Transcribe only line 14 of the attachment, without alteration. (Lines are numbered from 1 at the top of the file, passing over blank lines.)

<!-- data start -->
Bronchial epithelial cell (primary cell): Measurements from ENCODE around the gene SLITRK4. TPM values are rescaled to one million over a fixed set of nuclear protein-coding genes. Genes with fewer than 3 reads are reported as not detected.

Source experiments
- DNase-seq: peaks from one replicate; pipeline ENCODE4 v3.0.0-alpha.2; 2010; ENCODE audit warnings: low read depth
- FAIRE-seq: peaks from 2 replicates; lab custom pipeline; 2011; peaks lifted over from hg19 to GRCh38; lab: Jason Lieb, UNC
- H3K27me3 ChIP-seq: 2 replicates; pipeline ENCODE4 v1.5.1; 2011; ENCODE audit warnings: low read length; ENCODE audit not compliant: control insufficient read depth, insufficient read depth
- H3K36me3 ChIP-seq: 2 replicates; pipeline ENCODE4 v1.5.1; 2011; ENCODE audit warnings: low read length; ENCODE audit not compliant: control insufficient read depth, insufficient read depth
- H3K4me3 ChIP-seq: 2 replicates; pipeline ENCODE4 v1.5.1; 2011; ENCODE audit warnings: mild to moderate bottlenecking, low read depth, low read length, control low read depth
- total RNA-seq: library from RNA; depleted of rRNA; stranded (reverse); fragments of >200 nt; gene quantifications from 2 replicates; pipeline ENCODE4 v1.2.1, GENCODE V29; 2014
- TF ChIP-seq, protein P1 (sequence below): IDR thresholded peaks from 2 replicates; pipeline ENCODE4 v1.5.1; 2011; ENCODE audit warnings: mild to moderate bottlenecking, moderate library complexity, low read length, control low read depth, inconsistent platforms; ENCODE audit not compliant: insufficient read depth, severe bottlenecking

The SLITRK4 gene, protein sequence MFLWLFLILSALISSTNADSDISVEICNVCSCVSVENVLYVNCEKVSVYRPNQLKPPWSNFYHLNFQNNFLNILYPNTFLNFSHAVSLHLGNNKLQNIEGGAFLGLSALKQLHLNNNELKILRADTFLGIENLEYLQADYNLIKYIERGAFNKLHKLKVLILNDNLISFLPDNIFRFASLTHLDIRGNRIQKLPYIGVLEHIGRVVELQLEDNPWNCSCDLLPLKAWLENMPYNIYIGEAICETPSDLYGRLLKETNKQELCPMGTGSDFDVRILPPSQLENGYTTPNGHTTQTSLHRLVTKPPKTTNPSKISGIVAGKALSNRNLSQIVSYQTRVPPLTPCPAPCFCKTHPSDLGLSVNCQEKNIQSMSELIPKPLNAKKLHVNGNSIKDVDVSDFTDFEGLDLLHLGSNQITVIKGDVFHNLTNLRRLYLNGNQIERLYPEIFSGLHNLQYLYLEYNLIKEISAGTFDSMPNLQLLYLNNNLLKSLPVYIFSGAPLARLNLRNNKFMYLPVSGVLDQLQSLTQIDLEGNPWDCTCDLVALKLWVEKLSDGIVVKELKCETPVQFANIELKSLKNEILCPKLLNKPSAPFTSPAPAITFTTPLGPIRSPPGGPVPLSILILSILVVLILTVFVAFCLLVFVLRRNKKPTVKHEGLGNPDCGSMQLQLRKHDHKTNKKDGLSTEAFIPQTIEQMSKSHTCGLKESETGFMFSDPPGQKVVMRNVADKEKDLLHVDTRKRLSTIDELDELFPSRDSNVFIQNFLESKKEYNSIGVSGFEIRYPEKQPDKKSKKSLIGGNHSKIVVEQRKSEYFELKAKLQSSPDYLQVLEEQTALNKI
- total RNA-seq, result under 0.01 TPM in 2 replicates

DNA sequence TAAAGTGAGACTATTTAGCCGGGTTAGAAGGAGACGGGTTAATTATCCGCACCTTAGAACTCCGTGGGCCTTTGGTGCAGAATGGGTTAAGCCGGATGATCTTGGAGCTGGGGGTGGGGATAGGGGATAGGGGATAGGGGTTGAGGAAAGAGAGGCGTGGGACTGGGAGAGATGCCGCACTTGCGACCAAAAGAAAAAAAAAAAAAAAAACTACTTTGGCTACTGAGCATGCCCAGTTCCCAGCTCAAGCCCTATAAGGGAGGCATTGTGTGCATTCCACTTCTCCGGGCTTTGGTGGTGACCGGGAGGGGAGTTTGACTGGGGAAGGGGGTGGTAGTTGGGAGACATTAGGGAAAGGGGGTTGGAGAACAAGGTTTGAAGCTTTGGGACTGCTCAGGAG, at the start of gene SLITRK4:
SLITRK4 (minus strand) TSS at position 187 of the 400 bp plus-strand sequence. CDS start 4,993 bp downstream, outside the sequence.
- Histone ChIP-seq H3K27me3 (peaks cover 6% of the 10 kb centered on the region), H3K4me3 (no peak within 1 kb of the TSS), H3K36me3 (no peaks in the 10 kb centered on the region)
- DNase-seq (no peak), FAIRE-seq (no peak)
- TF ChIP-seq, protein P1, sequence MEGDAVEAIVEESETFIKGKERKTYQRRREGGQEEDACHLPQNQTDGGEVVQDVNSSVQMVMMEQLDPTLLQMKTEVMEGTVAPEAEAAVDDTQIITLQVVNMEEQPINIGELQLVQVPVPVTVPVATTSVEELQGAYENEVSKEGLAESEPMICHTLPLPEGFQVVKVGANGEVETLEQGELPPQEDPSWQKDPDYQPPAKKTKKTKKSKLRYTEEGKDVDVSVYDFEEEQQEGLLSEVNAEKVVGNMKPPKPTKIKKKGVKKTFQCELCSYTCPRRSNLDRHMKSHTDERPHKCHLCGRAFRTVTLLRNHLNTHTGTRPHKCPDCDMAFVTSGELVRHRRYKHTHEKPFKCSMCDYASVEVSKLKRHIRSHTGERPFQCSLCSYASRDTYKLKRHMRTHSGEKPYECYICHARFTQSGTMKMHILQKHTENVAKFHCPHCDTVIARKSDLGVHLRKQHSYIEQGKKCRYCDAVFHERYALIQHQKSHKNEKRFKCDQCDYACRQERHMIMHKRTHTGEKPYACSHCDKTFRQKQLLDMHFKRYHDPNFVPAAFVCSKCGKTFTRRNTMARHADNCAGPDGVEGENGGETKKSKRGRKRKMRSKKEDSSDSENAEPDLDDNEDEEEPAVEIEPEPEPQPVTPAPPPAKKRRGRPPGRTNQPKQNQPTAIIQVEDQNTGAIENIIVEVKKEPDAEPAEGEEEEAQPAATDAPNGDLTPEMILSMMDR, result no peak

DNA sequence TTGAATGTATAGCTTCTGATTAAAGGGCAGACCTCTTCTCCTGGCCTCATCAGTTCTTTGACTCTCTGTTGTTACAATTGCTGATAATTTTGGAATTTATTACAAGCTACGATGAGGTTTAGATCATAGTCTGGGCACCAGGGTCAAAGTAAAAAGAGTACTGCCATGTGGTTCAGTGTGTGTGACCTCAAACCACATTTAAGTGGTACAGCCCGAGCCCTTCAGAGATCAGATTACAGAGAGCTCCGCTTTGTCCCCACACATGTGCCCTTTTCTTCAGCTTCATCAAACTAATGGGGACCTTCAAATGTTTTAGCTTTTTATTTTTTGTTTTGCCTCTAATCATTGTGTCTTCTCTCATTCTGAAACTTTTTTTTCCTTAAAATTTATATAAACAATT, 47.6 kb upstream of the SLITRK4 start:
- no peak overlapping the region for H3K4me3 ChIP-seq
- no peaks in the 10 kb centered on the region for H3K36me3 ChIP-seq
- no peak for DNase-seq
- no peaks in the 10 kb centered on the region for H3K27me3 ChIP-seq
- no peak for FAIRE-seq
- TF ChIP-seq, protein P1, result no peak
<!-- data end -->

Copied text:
- Histone ChIP-seq H3K27me3 (peaks cover 6% of the 10 kb centered on the region), H3K4me3 (no peak within 1 kb of the TSS), H3K36me3 (no peaks in the 10 kb centered on the region)